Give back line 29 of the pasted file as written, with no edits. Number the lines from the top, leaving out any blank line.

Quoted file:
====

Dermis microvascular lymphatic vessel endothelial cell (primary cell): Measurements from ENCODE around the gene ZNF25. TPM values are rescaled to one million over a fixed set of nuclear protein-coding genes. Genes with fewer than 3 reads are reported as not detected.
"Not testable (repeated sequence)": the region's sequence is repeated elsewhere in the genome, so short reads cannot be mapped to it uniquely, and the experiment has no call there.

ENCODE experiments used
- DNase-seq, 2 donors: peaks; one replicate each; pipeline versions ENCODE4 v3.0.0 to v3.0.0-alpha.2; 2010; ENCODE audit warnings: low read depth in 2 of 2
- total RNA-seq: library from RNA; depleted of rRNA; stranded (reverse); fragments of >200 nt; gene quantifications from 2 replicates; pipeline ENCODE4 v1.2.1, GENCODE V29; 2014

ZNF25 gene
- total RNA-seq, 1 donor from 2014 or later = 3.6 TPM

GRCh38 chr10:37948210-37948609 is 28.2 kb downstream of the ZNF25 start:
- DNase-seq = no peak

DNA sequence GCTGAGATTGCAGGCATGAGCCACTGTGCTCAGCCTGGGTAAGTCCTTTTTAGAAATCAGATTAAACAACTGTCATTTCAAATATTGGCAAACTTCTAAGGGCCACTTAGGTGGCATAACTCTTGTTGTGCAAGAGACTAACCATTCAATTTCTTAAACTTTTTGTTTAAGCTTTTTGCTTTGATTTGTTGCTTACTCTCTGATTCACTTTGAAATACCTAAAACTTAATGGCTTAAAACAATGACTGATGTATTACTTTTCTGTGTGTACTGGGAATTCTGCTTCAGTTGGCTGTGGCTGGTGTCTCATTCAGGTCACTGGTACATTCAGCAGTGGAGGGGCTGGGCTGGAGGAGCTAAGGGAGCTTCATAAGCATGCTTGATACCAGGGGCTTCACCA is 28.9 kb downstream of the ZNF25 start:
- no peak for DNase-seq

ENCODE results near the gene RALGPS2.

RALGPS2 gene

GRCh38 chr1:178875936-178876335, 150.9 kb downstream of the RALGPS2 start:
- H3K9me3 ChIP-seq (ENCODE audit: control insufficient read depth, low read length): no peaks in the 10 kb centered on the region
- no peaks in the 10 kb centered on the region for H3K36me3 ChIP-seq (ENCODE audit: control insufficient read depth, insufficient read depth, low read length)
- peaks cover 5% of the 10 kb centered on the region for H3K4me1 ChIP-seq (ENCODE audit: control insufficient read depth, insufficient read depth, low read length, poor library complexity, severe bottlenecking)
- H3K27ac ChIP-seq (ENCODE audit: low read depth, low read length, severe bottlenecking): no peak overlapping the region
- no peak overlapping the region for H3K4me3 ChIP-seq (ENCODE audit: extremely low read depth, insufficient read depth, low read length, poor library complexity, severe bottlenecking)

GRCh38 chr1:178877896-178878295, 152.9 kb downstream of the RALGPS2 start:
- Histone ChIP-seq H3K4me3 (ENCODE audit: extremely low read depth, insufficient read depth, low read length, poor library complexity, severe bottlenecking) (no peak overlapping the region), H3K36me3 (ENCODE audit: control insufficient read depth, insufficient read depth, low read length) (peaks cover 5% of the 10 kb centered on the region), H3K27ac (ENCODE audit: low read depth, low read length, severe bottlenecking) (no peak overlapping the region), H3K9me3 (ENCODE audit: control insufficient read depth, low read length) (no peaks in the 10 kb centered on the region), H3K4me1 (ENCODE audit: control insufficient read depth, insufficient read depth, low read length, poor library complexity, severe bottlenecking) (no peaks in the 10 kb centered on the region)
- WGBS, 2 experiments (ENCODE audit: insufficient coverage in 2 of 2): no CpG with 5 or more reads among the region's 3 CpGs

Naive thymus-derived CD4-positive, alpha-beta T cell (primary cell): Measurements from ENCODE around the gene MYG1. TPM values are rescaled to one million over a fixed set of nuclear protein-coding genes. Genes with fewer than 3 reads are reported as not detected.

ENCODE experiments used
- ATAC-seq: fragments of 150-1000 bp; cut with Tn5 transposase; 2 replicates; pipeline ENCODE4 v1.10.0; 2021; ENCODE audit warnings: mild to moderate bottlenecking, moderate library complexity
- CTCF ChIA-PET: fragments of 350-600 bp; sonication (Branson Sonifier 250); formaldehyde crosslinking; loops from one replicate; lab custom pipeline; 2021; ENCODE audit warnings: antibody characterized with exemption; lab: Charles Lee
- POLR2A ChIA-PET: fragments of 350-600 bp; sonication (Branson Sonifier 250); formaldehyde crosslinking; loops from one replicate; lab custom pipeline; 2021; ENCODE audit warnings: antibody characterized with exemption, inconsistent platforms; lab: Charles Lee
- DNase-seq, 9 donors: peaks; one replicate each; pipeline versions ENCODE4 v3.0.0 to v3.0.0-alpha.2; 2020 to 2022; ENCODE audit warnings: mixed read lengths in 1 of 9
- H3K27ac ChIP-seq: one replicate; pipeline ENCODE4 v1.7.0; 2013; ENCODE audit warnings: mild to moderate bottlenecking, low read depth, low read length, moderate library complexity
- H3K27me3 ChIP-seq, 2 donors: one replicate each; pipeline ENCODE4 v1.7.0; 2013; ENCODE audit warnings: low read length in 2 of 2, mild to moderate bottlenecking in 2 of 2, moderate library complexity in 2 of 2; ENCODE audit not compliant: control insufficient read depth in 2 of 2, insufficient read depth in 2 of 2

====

- H3K27ac ChIP-seq: one replicate; pipeline ENCODE4 v1.7.0; 2013; ENCODE audit warnings: mild to moderate bottlenecking, low read depth, low read length, moderate library complexity